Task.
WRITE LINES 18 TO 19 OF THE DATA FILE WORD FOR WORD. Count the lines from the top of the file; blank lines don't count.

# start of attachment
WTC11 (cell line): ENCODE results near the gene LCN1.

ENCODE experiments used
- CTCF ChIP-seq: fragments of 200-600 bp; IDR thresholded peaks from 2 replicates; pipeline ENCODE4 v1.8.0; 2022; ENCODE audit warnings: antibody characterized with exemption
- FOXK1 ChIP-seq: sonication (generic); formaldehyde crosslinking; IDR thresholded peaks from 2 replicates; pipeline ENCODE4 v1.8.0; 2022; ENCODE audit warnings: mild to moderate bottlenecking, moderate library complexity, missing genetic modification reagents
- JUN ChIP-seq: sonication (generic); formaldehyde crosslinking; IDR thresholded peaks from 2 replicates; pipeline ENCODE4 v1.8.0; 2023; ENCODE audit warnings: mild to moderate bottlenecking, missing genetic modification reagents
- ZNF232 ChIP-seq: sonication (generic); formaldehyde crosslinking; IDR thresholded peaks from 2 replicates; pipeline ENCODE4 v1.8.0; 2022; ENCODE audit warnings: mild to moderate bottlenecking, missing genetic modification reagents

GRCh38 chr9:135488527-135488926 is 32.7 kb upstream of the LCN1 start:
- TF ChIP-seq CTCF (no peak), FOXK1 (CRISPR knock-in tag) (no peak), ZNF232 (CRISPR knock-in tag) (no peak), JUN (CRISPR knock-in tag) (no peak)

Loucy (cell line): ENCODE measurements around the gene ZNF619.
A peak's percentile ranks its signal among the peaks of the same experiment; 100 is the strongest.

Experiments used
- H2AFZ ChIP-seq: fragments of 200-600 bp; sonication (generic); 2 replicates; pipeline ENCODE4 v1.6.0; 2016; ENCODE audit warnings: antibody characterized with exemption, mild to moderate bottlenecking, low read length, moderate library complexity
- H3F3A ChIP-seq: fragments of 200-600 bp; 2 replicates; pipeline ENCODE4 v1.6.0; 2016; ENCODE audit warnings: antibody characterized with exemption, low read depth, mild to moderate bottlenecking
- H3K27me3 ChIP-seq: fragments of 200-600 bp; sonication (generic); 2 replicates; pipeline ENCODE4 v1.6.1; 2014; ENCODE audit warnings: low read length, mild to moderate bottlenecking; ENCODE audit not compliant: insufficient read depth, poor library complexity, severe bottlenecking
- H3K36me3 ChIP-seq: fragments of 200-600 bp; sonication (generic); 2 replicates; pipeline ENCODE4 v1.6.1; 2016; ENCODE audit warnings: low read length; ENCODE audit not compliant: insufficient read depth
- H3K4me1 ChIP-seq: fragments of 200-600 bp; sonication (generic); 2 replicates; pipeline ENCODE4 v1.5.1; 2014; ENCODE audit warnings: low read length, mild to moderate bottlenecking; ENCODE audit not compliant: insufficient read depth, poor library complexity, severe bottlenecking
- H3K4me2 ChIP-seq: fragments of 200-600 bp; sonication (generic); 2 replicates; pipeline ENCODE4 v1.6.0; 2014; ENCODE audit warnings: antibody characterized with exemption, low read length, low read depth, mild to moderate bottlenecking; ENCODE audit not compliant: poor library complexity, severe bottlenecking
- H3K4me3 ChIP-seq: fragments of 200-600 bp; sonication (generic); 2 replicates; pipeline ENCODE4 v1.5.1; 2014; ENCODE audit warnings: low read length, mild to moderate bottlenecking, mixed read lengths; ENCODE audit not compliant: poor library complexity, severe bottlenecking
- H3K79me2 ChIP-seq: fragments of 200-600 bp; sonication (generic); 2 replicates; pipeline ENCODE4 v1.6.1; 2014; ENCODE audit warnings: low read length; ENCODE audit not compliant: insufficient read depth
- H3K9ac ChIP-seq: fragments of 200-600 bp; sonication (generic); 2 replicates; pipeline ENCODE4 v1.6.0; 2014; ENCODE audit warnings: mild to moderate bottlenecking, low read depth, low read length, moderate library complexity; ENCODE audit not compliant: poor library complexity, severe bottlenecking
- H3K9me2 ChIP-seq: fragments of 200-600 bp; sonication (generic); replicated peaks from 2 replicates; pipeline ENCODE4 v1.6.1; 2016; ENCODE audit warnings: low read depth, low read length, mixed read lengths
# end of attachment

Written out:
- H3K4me3 ChIP-seq: fragments of 200-600 bp; sonication (generic); 2 replicates; pipeline ENCODE4 v1.5.1; 2014; ENCODE audit warnings: low read length, mild to moderate bottlenecking, mixed read lengths; ENCODE audit not compliant: poor library complexity, severe bottlenecking
- H3K79me2 ChIP-seq: fragments of 200-600 bp; sonication (generic); 2 replicates; pipeline ENCODE4 v1.6.1; 2014; ENCODE audit warnings: low read length; ENCODE audit not compliant: insufficient read depth